Senegalese – inspired Chicken Soup

This past week has been a whirlwind of different emotions. There were moments of extreme sadness and anger at the murder of George Floyd; but also moments of happiness and pride on seeing friends from different walks of life taking action and speaking out against the systemic racism against Black Americans. I couldn’t bear to continue “life as usual” and put a complete pause on my social media accounts. I took this time away to reflect and educate myself about the injustice and racism that still goes on in our country. My husband and I reached out to our friends, both Black and non-Black, and had some amazing eye-opening, meaningful dialogues. We discussed how as a society we have failed our Black brethren and how we can try to raise a kinder and more empathetic generation that can — must! — do better.  

Picture credit: @ohhappydani

As a food blogger, my core belief is that you can bring people closer over good food. Important discussions happen at the dining table, usually at dinner. Sharing a meal and enjoying a good conversation makes you experience a contentment that lasts. We talk, we laugh, and sometimes we even cry when we are gathered for our meals. It’s truly a time to treasure. With this belief, I started wondering why not learn about the history of African-American food. Cook some delicious traditional dishes and while we eat them as a family, discuss the legacy of African-American food in America. Once I started acting on this initiative, my husband and I reached out to our African-American friends to learn about their favorite dishes. And what a treasure box of rich and beautiful traditional recipes and history we uncovered! 
One of Khalid’s friends from college, Maurice, directed us to a wonderful documentary by Professor Skip Gates called “The African Americans – Many Rivers to Cross.” In the first episode I found out about the amazing work of Michael W Twitty, a culinary historian who focuses on the roots of African-American cooking. Reading his blog and articles I found out how little we know about the way American cuisine — especially Southern food — has been shaped by African-Americans. I highly recommend you all read Mr. Twitty’s blog and follow him on @thecookinggene
I’m sharing with you all an adapted version of Mr. Twitty’s “Senegalese-inspired Chicken Soup.”
A little background: According to Mr. Twitty, the region of Senegambia is the source of this recipe. Senegambians were brought to America to grow cotton, tobacco, rice and other grains. They were expert fishermen, blacksmiths, woodworkers and hunters. They also had a legendary reputation for cooking, and the Senegambian women were often appointed as cooks. 
This soup is extremely delicious, and the history behind it makes it all the more special. As we sat around our dinner table, I explained to my family what we were having for dinner and shared the background and story of our African-American brethren. We can’t change the past, but we can take action to create a better future. May we continue to listen, to learn, to advocate, and to keep fighting for justice and equality. May we be known for our love and dialogue at the global table. Food is after all an amazing community.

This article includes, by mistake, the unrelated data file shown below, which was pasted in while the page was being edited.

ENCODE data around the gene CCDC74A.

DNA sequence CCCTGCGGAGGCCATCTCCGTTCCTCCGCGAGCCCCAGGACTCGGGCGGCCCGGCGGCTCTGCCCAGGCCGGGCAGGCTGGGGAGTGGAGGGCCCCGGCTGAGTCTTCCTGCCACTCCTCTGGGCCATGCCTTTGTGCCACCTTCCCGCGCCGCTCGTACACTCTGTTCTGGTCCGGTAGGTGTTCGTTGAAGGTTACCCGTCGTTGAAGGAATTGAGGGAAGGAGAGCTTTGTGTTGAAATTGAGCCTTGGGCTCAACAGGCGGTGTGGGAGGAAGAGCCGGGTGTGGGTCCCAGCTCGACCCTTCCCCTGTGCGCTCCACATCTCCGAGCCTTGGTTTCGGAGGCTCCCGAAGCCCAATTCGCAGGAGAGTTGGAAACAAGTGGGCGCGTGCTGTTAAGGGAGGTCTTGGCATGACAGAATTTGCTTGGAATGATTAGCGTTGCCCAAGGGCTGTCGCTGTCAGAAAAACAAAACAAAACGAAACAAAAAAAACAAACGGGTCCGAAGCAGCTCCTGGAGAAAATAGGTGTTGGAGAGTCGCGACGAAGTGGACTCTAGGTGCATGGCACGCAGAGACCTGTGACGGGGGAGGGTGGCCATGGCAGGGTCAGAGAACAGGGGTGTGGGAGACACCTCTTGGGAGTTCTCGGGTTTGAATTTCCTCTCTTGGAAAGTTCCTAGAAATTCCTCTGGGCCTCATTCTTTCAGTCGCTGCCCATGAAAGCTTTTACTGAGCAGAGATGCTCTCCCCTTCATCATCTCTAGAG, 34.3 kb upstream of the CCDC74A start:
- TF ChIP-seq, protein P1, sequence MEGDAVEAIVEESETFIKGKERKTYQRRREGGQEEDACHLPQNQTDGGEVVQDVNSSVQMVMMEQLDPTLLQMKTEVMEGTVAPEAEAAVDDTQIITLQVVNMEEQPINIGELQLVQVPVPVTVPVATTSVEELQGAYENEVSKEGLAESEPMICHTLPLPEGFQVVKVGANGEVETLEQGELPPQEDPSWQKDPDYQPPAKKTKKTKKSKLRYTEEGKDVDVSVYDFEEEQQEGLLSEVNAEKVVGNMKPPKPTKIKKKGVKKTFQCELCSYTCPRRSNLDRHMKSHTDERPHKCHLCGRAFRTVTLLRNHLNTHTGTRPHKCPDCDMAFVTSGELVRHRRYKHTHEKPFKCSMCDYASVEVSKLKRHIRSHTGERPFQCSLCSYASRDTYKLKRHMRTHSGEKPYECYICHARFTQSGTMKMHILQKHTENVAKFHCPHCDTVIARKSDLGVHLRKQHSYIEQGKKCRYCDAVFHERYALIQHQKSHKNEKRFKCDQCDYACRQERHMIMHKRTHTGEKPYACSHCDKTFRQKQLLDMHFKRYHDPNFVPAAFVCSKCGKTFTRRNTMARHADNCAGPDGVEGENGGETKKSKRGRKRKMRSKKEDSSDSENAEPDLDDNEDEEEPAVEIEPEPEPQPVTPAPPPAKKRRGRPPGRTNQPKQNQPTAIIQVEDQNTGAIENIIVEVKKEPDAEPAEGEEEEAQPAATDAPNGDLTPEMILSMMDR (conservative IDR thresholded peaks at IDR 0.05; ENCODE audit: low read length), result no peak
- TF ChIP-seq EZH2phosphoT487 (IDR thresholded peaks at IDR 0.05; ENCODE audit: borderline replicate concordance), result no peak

Senegalese-inspired Chicken Soup

Recipe adapted from: Kwanzaaculinarians.com by Michael W. Twitty

Serves: 4

Ingredients:

  • 1 medium red onion diced
  • 2 tbsp olive oil
  • 2 tbsp vegetable oil
  • 1 tsp minced garlic
  • 1 tsp minced fresh ginger
  • 1 tsp chili powder
  • 1 tsp black pepper powder
  • 1 tsp curry powder or garam masala powder
  • 2 tsp ground coriander seeds
  • 1 tsp ground cumin seeds
  • 1 tsp thyme
  • 6 cups of chicken stock (or vegetable stock)
  • 2 cups of crushed tomatoes
  • Salt to taste
  • 1/4 cup of peanut butter
  • 1 lb of chicken diced (see notes below)
  • 1 cup of chopped green onions
  • Chopped peanuts, green onions and flat leaf parsley for garnishing

Method:

  • Cook onion in olive oil & vegetable oil until soft and translucent – around 6-8 minutes.
  • Add minced ginger and garlic and cook for another minute. Now add all the spices – curry powder, red chili powder, black pepper powder, ground cumin & coriander and fry for another minute. If using boneless chicken, fry the chicken with all these spices.
  • Scrape the bottom of the pan and add the chicken/vegetable stock. Add in thyme, crushed tomatoes and salt.
  • Let this simmer for atleast 30 minutes taking care that the soup does not boil. Keep stirring and scraping the bottom of the pan at intervals.
  • In a blender, combine the peanut butter and half of the liquid soup stock and purée. Add this peanut mixture back into the soup and mix well. If using boiled/rotisserie chicken, add it in now.
  • Add in the green onions and cook for 5 more minutes.
  • Serve in bowls garnished with chopped peanuts, green onions and parsley.
  • Enjoy with bread on the side or boiled rice!
  • Notes: You can make homemade chicken stock by taking 3-4 chicken pieces (thigh or breast piece) and boiling it with 7 cups of water, 1 large onion, 1 small piece of carrot, 2 cloves , 2 whole black peppers and a dash of salt. Boil until you have 5-6 cups of stock left. Take the chicken pieces out, shred the meat and discard the bones. Strain the broth and use it for the soup. Alternatively you can use precooked chicken or boneless chicken and ready made broth. To make it vegetarian add any vegetables like peas, carrots, beans instead of chicken.
  • I hope that you will enjoy making and sharing this extremely delicious soup. It has become a family favorite!
  • Love,
  • Leena
  • Michael W Twitty is the head blogger at Afroculinaria.com and Thecookinggene.com.

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